Olivia: I worked on many small tasks this summer but also had the opportunity to complete three large projects. One of them started in late June and is still going on. When the United States shut down in March and April, no one knew if symphonies would be able to play for a live audience come September. To account for this, most organizations created a task force that planned multiple scenarios that could be carried out at the drop of a hat for the 2020-2021 Season. DMSO was no exception and started planning for live-streamed concerts until at least through December. I was tasked with researching different live stream platforms we could host our concerts on. Late June and all of July, I searched for and met with many different platforms all over the United States (and the world). The most complicated part of this project was keeping track of all the platforms and continuously updating a large spreadsheet with all the information. Towards the end of this research, I helped our Director of Operations, Aaron Williams, with looking for local audio/video companies to take on the technology side of the live streams. There’s still plenty of work to be done for these concerts, but I’m excited to see the final products.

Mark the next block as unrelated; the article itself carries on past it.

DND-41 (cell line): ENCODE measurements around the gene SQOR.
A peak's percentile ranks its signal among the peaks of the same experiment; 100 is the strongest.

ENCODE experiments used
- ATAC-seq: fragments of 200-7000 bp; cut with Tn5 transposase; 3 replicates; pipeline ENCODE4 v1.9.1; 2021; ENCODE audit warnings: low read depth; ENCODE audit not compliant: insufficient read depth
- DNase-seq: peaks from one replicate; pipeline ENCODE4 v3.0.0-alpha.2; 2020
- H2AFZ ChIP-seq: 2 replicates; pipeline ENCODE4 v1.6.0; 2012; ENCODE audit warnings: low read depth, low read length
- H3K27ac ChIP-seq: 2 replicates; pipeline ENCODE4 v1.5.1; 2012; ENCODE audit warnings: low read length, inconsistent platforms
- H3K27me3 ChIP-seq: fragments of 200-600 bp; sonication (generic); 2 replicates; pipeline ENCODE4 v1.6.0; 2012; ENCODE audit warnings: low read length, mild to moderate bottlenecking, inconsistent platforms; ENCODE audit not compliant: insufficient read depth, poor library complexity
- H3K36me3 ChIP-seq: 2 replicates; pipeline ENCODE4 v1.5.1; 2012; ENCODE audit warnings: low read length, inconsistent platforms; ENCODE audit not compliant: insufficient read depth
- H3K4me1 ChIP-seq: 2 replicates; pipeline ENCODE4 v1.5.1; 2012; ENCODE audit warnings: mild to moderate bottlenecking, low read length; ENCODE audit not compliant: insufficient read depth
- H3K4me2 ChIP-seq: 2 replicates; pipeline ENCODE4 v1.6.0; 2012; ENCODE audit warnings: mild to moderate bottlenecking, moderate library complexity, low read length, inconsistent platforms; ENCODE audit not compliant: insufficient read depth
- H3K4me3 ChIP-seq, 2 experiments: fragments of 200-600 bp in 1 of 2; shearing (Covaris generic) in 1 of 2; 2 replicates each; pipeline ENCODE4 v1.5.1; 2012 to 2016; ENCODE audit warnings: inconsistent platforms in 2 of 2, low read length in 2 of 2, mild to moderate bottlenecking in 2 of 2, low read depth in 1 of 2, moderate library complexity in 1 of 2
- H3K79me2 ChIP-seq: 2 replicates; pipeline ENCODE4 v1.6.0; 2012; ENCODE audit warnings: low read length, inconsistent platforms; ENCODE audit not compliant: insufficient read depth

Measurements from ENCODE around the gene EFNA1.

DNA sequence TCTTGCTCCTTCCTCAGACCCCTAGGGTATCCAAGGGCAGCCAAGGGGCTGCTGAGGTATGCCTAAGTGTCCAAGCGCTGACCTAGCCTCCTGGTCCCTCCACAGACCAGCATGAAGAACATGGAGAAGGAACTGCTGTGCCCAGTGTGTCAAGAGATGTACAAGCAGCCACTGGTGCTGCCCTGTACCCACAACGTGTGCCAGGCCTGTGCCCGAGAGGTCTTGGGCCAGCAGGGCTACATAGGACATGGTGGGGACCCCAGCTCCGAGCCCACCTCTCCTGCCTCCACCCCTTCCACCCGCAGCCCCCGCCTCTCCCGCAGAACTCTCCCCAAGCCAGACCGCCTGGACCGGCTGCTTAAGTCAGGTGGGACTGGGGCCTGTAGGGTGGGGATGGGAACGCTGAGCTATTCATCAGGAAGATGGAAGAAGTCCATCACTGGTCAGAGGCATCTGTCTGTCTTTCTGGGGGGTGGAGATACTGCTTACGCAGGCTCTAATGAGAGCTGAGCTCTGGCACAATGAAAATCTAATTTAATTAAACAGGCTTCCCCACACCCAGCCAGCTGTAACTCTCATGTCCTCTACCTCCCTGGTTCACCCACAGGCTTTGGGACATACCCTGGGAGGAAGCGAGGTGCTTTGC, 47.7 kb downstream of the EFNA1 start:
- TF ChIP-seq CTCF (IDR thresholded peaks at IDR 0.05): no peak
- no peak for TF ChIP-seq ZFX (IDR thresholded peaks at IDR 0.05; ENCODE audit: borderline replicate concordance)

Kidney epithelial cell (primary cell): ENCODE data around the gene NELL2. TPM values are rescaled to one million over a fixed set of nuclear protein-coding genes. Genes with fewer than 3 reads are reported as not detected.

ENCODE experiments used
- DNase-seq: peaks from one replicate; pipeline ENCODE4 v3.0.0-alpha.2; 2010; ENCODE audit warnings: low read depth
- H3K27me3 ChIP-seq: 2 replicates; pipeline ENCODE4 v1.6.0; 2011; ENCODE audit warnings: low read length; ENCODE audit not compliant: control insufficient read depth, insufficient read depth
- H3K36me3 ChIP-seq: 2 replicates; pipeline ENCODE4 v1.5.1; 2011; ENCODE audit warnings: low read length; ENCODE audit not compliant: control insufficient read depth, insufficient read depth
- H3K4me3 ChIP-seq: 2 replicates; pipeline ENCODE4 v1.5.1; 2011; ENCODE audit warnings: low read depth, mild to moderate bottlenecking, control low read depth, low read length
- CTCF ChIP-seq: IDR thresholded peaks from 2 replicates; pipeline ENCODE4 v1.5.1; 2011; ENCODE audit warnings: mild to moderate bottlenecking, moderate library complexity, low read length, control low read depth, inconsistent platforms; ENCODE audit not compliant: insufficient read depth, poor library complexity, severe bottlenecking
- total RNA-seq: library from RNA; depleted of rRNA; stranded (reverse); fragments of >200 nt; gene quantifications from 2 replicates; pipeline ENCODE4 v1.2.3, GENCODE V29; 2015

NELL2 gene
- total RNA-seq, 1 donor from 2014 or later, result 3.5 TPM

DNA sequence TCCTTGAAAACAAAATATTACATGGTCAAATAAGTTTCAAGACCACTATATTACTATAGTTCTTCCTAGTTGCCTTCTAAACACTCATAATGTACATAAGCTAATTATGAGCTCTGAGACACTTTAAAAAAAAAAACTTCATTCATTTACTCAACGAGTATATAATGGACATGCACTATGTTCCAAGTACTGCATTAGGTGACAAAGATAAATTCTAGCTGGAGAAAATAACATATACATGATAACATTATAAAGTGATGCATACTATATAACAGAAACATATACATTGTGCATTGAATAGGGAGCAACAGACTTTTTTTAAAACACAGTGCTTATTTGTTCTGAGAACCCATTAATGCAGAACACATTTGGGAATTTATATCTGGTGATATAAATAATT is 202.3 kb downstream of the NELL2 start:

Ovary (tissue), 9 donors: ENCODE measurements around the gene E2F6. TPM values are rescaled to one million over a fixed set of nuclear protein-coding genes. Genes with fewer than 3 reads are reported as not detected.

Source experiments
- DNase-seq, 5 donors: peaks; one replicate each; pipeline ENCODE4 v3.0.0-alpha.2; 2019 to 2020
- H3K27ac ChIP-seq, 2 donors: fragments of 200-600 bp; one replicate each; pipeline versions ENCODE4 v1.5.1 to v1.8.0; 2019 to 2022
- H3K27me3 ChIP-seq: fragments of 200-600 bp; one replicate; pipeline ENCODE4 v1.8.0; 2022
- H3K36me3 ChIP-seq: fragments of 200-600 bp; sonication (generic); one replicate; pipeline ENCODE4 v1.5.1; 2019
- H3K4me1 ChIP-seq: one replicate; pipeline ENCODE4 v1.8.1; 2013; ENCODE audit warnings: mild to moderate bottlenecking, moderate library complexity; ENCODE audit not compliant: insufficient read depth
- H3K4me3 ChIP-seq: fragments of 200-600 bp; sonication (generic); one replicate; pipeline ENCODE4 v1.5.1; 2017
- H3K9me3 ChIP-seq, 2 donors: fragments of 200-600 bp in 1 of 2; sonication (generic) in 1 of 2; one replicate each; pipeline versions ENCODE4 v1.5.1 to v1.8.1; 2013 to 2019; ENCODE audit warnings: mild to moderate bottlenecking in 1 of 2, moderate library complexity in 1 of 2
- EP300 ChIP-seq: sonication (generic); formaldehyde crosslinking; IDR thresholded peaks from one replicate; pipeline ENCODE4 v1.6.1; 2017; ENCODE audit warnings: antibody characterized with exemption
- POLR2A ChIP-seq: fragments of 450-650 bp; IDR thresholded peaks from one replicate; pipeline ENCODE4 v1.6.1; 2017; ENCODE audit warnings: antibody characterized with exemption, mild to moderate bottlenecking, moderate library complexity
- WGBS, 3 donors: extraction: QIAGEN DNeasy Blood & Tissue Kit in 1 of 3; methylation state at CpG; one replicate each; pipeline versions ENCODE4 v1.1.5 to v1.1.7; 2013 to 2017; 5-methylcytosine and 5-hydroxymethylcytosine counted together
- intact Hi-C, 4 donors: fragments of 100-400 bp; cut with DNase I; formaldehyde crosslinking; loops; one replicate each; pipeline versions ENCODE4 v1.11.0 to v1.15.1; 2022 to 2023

Another project I enjoyed was planning and executing a marketing plan for the Symphony Academy. It started off as making three short video ads for the Academy and grew into a whole plan, including blog posts on our website, photo posts on Instagram and Facebook, and posting the video ads on social media. The third project I completed was a Meet the Musicians blog post series that will start to be published in mid-August. This was an up-close and personal look at some of the musicians that participated in DMSO @ Home. Through these blog posts, readers can learn what led that musician to become a musician, what they do for fun, and what career they would have if they were not a professional musician. I also asked each of them the best piece to introduce someone to classical music and created a Spotify playlist (which you should definitely check out).
Mallory: Megan Helmers (Director of Marketing & Public Relations) and Ali Henkle (Marketing Manager) did a great job finding many tasks to do amidst a pandemic despite the fact that it wasn’t a typical internship. One of the first projects that I got to work on was a digital inventory of social media platforms, which was then presented to the board. In this project, I looked at various platforms, including Facebook, Twitter, Google Analytics, Instagram, Mailchimp, and YouTube. Where I then compared the same variable (ex; engagement rates) against different dates and years. This showed where there was growth or in what areas there could be an improvement. I enjoy being on social media, so it was fun to see and learn from the analytics side of the platforms.